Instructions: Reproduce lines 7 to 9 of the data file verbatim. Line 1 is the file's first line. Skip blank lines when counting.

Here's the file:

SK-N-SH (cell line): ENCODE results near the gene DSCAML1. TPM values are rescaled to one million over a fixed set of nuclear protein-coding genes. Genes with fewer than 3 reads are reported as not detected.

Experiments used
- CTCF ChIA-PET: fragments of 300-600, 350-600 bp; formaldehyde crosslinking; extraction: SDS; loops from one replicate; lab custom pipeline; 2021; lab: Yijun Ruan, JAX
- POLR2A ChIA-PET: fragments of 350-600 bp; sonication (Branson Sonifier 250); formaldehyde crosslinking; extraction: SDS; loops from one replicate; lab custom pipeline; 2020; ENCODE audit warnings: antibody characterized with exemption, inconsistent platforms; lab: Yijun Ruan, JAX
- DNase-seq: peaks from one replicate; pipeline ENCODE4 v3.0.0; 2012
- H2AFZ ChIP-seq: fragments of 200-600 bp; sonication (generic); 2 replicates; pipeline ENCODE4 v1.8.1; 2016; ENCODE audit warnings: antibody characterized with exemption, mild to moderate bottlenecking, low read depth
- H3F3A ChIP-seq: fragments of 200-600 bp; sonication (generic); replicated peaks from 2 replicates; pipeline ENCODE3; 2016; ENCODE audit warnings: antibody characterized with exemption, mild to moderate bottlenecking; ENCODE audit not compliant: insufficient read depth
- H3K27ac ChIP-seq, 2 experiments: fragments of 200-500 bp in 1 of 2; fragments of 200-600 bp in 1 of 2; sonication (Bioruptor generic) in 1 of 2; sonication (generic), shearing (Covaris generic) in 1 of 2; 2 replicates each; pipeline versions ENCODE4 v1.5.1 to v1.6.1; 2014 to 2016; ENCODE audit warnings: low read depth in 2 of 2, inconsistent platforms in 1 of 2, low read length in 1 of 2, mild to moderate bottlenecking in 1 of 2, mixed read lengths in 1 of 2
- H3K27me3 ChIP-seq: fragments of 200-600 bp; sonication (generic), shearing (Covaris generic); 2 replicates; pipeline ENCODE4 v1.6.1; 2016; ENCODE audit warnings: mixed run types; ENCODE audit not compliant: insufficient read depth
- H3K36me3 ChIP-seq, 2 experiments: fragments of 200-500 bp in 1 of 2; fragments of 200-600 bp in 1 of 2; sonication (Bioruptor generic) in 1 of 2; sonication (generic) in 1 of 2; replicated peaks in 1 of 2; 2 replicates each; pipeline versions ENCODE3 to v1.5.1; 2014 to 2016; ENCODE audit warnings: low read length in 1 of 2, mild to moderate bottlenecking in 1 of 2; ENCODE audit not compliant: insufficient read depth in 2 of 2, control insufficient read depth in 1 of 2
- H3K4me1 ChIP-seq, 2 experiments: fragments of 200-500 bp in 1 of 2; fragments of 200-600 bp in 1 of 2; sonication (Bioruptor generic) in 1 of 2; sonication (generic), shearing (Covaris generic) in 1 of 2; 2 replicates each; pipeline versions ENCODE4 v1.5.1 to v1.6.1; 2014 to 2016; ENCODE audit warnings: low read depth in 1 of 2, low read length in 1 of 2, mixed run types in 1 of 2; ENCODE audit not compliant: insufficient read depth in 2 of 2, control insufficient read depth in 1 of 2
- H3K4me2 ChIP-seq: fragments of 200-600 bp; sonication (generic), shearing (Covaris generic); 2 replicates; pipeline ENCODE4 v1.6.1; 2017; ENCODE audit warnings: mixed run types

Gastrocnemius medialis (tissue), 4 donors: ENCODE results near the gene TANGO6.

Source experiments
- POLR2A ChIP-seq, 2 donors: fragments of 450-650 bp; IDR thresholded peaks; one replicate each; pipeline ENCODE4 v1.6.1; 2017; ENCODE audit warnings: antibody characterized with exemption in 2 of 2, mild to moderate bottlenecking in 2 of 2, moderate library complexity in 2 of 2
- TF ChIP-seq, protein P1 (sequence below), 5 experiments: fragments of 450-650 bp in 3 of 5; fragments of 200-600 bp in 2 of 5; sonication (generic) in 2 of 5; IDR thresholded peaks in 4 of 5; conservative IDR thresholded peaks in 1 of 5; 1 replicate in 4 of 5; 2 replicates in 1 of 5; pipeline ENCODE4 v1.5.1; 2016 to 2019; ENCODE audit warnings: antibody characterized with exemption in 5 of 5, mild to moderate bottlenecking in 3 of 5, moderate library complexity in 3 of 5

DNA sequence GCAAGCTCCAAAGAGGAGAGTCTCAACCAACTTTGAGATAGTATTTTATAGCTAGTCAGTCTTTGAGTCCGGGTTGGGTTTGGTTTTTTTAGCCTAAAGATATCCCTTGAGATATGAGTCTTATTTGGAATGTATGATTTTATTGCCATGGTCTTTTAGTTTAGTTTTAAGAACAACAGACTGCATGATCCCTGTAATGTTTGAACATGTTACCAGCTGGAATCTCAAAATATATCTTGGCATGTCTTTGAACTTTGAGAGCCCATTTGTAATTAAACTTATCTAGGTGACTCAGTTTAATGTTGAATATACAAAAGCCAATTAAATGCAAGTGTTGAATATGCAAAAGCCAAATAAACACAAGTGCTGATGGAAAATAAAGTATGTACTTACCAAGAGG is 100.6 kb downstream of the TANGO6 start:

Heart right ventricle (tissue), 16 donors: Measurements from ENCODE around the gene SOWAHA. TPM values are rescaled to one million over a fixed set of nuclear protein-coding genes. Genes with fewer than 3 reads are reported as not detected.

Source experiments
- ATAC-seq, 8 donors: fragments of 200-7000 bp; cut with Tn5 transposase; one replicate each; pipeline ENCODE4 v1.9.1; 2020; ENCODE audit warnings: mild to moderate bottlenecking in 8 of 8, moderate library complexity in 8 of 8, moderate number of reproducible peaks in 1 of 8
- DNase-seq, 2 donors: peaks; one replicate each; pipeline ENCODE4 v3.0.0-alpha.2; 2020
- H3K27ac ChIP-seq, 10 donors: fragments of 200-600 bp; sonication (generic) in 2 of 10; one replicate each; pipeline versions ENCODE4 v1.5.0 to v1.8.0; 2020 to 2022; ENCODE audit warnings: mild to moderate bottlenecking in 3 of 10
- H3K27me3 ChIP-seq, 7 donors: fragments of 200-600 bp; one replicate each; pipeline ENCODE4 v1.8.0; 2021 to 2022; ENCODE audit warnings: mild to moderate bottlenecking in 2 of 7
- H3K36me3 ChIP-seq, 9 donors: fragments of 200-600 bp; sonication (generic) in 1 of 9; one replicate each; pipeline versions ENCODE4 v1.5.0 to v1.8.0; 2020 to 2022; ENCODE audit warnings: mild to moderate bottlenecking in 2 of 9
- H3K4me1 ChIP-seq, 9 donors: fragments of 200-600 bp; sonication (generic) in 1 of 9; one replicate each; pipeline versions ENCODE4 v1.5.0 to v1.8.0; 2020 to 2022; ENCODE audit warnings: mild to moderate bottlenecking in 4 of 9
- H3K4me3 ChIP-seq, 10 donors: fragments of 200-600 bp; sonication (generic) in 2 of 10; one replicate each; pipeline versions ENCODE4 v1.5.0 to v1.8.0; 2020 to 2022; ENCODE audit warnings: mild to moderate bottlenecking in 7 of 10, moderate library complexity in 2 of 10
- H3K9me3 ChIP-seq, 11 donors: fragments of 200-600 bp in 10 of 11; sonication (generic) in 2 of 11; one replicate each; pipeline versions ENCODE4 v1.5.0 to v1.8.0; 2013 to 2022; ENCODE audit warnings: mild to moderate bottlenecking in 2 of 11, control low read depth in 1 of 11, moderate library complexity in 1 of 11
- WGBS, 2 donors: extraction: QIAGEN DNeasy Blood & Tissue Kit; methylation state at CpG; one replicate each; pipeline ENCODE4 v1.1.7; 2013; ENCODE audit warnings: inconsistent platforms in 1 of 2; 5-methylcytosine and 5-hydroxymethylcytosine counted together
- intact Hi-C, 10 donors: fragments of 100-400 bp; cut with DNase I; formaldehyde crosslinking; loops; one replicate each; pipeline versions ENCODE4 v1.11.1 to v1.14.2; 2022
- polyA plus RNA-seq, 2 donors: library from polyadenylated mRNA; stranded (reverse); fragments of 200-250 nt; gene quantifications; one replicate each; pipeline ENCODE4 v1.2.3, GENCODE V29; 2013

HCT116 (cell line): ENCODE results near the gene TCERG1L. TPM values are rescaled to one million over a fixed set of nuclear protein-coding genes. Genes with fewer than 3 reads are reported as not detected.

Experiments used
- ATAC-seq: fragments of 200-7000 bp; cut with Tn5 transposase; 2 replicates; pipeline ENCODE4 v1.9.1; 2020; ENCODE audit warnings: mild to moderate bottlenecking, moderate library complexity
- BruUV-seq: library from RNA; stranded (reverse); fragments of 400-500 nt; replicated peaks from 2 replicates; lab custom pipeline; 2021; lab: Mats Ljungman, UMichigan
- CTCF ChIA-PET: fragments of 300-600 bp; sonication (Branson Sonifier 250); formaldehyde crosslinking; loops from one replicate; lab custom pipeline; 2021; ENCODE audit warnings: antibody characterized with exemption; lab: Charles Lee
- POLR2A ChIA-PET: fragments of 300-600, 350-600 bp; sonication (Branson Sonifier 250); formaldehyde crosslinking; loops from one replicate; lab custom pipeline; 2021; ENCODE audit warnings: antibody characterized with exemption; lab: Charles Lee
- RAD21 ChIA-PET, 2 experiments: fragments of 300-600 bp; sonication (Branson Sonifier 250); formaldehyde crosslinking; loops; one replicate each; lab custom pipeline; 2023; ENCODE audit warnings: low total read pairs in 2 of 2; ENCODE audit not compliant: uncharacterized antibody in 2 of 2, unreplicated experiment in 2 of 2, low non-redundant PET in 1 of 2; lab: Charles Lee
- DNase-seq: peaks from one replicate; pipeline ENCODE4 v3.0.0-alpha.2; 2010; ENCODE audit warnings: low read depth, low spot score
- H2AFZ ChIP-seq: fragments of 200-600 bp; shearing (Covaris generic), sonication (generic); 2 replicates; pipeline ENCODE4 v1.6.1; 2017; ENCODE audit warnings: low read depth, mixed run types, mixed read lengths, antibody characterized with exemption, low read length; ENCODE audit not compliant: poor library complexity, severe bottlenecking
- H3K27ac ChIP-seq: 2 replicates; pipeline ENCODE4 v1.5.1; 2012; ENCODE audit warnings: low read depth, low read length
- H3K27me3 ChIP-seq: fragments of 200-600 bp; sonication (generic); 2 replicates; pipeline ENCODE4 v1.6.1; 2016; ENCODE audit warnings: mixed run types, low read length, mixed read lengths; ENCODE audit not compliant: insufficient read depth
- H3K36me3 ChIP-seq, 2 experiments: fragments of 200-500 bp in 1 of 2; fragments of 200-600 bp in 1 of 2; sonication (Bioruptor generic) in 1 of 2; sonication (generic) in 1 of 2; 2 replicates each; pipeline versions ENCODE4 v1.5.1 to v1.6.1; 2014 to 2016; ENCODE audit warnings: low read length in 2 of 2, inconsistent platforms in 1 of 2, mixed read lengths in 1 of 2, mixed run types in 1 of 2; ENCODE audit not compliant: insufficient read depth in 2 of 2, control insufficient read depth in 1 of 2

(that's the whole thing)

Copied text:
- H3F3A ChIP-seq: fragments of 200-600 bp; sonication (generic); replicated peaks from 2 replicates; pipeline ENCODE3; 2016; ENCODE audit warnings: antibody characterized with exemption, mild to moderate bottlenecking; ENCODE audit not compliant: insufficient read depth
- H3K27ac ChIP-seq, 2 experiments: fragments of 200-500 bp in 1 of 2; fragments of 200-600 bp in 1 of 2; sonication (Bioruptor generic) in 1 of 2; sonication (generic), shearing (Covaris generic) in 1 of 2; 2 replicates each; pipeline versions ENCODE4 v1.5.1 to v1.6.1; 2014 to 2016; ENCODE audit warnings: low read depth in 2 of 2, inconsistent platforms in 1 of 2, low read length in 1 of 2, mild to moderate bottlenecking in 1 of 2, mixed read lengths in 1 of 2
- H3K27me3 ChIP-seq: fragments of 200-600 bp; sonication (generic), shearing (Covaris generic); 2 replicates; pipeline ENCODE4 v1.6.1; 2016; ENCODE audit warnings: mixed run types; ENCODE audit not compliant: insufficient read depth